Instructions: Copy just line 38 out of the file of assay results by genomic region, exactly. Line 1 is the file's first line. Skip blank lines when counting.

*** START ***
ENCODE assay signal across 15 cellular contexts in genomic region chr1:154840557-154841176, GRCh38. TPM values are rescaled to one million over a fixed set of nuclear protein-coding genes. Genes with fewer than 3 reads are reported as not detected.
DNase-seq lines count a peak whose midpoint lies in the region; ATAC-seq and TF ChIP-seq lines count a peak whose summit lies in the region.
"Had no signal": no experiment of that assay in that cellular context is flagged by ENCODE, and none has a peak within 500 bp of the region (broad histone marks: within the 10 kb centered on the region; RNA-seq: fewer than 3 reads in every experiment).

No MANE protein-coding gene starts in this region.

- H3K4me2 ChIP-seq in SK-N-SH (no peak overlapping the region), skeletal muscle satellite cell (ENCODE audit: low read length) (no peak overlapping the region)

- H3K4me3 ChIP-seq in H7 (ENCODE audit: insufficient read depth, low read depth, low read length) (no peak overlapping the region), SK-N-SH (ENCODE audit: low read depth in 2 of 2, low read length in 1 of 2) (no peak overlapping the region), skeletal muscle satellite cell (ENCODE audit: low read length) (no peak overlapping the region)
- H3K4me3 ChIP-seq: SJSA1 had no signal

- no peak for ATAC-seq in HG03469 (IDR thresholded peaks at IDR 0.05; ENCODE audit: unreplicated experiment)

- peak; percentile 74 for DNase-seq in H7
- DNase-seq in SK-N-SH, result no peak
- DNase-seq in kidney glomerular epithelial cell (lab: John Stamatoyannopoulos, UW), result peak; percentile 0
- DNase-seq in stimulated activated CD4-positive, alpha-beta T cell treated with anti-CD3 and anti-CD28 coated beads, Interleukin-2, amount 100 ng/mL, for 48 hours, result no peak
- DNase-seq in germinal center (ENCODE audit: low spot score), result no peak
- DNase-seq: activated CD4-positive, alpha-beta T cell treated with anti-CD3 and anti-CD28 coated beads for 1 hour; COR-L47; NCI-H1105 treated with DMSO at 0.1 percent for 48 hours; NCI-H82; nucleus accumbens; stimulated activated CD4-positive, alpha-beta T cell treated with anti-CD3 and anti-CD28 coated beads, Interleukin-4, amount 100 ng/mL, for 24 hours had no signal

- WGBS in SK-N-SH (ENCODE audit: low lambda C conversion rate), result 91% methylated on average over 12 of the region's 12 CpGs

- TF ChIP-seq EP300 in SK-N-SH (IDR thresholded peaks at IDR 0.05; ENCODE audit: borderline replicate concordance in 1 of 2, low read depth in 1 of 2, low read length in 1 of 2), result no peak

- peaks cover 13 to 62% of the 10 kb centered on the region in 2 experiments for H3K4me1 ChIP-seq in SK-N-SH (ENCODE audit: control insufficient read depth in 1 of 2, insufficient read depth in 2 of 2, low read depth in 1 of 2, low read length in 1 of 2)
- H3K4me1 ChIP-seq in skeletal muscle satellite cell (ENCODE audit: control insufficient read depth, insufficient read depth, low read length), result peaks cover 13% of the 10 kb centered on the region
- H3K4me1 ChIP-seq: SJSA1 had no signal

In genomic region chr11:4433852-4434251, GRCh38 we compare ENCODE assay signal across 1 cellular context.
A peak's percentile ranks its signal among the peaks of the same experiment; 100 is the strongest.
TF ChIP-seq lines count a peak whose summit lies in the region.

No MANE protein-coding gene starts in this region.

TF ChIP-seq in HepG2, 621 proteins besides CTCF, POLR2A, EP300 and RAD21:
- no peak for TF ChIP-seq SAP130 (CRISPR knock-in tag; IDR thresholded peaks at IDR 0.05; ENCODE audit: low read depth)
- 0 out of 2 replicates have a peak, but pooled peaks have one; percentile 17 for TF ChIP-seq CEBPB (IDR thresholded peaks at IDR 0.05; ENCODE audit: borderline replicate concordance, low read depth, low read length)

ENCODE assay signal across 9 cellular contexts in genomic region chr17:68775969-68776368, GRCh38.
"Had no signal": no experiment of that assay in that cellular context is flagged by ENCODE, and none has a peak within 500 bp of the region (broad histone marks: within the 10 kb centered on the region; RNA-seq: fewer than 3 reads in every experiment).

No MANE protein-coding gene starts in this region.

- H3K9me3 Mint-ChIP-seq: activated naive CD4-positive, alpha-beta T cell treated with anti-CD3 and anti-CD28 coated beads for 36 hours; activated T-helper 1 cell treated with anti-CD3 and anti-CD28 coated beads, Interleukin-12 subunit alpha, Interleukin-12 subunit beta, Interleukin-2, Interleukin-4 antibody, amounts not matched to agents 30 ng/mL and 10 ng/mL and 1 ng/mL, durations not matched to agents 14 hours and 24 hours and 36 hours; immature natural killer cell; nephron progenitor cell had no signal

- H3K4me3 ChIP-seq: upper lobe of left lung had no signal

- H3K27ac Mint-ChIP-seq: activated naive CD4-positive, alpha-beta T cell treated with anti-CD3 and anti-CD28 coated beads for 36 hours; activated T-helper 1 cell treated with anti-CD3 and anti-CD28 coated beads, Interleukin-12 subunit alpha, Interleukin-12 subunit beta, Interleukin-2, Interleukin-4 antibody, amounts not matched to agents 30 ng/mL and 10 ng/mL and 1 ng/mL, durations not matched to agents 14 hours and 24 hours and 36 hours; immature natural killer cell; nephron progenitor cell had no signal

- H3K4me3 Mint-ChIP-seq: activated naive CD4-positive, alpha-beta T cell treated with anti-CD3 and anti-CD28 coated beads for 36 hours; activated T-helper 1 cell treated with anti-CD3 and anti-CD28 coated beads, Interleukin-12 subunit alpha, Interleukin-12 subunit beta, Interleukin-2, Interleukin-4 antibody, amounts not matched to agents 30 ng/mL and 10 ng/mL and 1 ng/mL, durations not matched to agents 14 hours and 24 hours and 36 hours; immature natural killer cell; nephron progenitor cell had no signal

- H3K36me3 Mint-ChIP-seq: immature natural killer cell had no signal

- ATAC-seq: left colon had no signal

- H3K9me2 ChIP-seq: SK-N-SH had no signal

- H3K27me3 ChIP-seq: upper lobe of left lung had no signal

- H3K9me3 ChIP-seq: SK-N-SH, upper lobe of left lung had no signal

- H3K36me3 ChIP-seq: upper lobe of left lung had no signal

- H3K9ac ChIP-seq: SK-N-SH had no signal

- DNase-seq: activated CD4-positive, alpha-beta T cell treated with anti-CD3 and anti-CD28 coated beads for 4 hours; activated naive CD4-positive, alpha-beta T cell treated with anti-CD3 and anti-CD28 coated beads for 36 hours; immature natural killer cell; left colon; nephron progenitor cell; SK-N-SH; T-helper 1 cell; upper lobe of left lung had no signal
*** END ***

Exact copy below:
- H3K9me3 ChIP-seq: SK-N-SH, upper lobe of left lung had no signal